App. May 13, 2014), although it did not file its judgment until a week afterwards. Doc.
6, Ex. 20.
Petitioner had 45 days in which to perfect a timely appeal to the Ohio
Supreme Court. He missed that deadline.
On September 10, 2014, Petitioner filed a motion for leave to take a delayed direct
appeal to the Ohio Supreme Court.
Doc. 6, Ex. 13.
He explained that, due to
circumstances beyond his control, including difficulties imposed by his incarceration,
he could not file his appeal on time. The Ohio Supreme Court denied his motion on
October 22, 2014. See State v. Zonars, 140 Ohio St.3d 1466 (Oct. 22, 2014).
Petitioner also moved to reopen his direct appeal under Ohio Appellate Rule
26(B). That motion was filed on February 18, 2015, and denied on March 19, 2015. Doc.
6, Exs. 15, 17, &18. Petitioner did not seek review by the Ohio Supreme Court. There
are no other procedural facts which are relevant to the motion to dismiss.
II. Statute of Limitations
The Antiterrorism and Effective Death Penalty Act of 1996 (AEDPA), which
became effective on April 24, 1996, imposes a one-year statute of limitations on the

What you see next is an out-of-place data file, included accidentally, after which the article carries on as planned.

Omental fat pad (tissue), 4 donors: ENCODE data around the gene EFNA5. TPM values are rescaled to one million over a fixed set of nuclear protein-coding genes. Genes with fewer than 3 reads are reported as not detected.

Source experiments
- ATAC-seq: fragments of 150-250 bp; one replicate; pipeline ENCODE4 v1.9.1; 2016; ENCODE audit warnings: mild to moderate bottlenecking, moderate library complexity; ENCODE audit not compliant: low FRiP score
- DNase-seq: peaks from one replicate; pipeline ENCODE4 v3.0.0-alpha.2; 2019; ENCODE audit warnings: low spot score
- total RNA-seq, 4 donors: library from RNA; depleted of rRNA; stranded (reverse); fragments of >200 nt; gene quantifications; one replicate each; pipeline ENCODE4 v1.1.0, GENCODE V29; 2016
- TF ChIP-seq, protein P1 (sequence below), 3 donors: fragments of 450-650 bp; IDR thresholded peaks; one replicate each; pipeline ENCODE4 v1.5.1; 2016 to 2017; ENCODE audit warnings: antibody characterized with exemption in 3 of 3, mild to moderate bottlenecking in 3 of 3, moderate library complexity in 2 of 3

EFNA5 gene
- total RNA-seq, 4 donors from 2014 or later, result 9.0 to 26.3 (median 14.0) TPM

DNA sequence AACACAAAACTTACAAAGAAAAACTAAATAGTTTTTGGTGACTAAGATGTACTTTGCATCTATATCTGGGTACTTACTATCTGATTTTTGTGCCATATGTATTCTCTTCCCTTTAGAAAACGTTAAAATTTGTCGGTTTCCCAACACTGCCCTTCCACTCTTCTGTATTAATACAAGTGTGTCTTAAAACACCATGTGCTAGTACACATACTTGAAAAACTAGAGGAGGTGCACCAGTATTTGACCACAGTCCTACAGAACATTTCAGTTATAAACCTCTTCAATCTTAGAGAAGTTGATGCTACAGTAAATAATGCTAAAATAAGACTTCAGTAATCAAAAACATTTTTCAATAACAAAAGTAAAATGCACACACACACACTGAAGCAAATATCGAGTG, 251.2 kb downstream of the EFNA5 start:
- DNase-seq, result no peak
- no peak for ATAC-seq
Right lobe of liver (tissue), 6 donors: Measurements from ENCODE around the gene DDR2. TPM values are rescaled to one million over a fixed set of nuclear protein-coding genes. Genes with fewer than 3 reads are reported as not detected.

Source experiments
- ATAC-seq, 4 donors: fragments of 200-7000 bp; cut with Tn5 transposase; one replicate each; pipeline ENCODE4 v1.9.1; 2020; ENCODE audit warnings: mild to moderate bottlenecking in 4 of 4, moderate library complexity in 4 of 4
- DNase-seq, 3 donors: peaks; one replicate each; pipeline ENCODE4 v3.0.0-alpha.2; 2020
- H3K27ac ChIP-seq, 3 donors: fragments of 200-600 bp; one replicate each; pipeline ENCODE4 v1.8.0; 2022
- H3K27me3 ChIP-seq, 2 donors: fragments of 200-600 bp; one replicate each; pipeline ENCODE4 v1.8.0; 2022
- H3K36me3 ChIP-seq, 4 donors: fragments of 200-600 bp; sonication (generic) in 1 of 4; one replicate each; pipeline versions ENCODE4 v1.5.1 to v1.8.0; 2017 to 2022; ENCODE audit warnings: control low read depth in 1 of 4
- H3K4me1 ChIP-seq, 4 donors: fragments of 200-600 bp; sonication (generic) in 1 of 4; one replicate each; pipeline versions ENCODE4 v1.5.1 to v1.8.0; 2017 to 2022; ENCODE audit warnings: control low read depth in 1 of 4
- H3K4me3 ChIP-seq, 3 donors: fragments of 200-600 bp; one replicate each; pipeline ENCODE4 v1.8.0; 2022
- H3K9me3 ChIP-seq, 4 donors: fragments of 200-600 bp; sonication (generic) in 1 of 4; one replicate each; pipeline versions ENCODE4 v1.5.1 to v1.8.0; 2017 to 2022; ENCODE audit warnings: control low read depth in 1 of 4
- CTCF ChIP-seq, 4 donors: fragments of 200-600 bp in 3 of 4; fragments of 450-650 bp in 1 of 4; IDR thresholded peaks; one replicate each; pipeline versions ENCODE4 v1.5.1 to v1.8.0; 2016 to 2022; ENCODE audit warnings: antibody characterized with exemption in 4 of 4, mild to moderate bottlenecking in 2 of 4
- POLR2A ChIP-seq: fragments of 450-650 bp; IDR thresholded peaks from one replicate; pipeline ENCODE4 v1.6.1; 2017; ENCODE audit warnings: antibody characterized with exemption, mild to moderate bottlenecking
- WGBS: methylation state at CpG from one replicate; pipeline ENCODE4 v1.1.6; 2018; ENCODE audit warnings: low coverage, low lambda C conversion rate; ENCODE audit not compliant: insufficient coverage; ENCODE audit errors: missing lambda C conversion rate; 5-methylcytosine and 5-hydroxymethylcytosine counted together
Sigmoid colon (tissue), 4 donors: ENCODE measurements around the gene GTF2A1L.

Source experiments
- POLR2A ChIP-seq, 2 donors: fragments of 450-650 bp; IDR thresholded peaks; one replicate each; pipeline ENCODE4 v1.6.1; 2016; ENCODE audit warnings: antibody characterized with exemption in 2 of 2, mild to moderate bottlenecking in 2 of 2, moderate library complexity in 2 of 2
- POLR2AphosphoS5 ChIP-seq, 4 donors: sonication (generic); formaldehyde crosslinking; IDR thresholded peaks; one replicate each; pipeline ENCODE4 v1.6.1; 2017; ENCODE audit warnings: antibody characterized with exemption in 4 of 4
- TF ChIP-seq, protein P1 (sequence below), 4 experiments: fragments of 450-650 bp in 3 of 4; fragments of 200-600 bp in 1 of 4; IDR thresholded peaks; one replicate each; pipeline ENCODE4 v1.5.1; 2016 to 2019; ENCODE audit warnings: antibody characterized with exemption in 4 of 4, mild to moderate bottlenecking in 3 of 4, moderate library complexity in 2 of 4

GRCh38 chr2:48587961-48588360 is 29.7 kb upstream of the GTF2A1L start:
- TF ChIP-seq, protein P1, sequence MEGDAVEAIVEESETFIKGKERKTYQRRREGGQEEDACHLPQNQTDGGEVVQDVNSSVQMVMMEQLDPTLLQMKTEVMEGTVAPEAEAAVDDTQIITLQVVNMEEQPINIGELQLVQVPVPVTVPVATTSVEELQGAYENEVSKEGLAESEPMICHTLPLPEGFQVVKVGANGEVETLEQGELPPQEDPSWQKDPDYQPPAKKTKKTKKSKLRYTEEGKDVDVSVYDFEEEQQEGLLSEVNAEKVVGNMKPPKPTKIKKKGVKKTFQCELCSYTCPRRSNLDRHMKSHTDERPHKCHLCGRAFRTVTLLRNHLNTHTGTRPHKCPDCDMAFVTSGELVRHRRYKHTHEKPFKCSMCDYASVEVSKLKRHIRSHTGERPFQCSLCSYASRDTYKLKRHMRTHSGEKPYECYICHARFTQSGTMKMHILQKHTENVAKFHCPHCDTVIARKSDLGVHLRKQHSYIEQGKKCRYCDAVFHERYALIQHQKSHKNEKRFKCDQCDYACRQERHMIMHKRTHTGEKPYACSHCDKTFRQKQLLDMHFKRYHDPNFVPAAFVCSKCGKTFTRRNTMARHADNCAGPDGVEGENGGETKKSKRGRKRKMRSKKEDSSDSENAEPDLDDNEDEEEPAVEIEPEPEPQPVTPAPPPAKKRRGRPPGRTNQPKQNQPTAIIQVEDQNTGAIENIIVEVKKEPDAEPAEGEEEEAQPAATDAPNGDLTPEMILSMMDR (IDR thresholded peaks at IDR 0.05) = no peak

filing of habeas corpus petitions. 28 U.S.C. § 2244(d) provides:
(d) (1) A 1–year period of limitation shall apply to an application for a writ
of habeas corpus by a person in custody pursuant to the judgment of a
State court. The limitation period shall run from the latest of(A) the date on which the judgment became final by the conclusion of
direct review or the expiration of the time for seeking such review;
(B) the date on which the impediment to filing an application created by
State action in violation of the Constitution or laws of the United States is
removed, if the applicant was prevented from filing by such State action;
(C) the date on which the constitutional right asserted was initially
recognized by the Supreme Court, if the right has been newly recognized
by the Supreme Court and made retroactively applicable to cases on